She is also already involved 2005 founded company REDstack B.V., a spin-off from Wetsus. The company announces on its homepage that - at least theoretically - from a volume of 1 m3/ s fresh water and the same amount of sea water 1 MW of electricity can be generated. In the same year, the European Salt company (ESCO-salt), Wetsus, Harlingen Industries and Magneto Special Anodes in Schiedam agree to build a 5 kW Blue Energy test facility in Frisia / Harlingen. This plant will be available from June 2008 by REDstack companies.
In July 2010 the company receives approval to build a 50 kW demonstration power plant near Breezanddijk on the 20 km long Afsluitdijk dike, which separates the salty North Sea from the less salty IJsselmeer. However, the financing of the € 3.5 million project has not yet been secured. In October 2010 start two research projects funded by the EU, in which REDstack is also participating. Further details are not yet available.
For the future, a commercial plant with an output of 25 MW and 5 million m2 Membrane area talked about, possibly around 2015 could be built. It would be the size of a football stadium.
center 2009 Another technology becomes known that is being developed by the physicist Doriano Brogioli at the University of Milano-Bicocca in Monza. His prototype cell is based on two pieces of activated carbon, a porous carbon that is generally used to filter water and air. Yury Gogotsi, director of the A.J.Drexel Nanotechnology Institute at Drexel University in Philadelphia refers to the technology as Reverse capacitance desalination.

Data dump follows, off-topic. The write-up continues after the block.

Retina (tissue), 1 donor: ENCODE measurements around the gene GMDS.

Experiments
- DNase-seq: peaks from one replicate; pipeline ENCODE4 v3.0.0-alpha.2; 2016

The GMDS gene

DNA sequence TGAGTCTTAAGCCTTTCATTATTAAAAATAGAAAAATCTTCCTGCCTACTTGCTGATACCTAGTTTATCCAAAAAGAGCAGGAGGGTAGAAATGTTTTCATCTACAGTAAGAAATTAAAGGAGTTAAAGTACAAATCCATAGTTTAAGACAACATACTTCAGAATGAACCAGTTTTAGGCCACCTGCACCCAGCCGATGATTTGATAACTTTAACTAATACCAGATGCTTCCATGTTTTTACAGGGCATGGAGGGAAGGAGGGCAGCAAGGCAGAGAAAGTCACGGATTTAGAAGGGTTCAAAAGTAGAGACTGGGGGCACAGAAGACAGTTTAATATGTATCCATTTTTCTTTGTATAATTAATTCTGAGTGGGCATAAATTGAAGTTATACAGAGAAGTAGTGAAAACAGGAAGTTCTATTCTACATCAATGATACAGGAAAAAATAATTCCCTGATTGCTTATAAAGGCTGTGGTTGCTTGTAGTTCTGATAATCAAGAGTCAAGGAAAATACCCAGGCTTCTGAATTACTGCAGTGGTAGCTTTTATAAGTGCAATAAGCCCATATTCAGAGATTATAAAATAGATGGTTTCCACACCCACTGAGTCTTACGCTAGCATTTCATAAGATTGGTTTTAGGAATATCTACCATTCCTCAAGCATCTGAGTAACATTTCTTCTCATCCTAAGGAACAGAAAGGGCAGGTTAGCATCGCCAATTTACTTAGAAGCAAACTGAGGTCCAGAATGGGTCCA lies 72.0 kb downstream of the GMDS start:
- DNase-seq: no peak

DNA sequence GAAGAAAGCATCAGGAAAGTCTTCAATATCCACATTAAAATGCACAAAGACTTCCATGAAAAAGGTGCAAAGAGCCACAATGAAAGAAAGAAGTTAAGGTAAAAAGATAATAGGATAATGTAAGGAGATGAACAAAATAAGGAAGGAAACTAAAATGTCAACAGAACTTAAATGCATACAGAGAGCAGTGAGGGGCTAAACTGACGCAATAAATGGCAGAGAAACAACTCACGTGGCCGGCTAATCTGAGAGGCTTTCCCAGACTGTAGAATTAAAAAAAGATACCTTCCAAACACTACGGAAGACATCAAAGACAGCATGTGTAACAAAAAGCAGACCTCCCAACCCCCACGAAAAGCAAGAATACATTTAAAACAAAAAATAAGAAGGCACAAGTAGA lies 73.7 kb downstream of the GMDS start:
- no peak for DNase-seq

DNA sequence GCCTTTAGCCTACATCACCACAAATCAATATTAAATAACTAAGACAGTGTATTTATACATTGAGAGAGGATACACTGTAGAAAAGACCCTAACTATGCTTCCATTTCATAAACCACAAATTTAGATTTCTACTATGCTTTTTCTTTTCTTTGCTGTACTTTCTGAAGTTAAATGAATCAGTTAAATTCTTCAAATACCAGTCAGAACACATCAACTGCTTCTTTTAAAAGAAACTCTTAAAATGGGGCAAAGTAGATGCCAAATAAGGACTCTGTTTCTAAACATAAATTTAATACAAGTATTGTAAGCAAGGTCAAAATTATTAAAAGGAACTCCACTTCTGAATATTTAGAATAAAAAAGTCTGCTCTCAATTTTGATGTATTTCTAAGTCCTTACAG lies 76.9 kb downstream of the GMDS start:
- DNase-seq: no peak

The electric double layer capacitor (Electronic Double Layer, EDL) consists of two porous carbon electrodes that are immersed in salt water. The electrodes are connected to a power supply so that one is charged negatively and the other is charged positively. Since salt water consists of positively charged sodium ions and negatively charged chloride ions, the positive electrode attracts the chloride ions and the negative electrode the sodium ions. With the help of the electrostatic force that keeps the oppositely charged ions close to their respective electrodes, the EDL capacitor can store a charge. To remove this, fresh water is pumped into the device, causing the sodium and chloride ions to diffuse away from the electrodes against the electrostatic force.
The system basically converts the mechanical work of mixing salt and fresh water into electrostatic energy, which can then be extracted as usable energy. A typical cell, according to Brogioli, requires about three dollars worth of activated charcoal, and with sufficient water flow, it should be able to meet the needs of a small house.
The Almaden Research Center of the IBM company is also busy in Mitte 2009 with the osmotic pressure between fresh and salt water and prepares a corresponding study. The company has been developing RO membranes for seawater desalination for some time and is working with the Japanese materials company Central Glass, the University of Texas in Austin and the research center of the King Abdul Aziz City for Science and Technology in Saudi Arabia. Arabia together.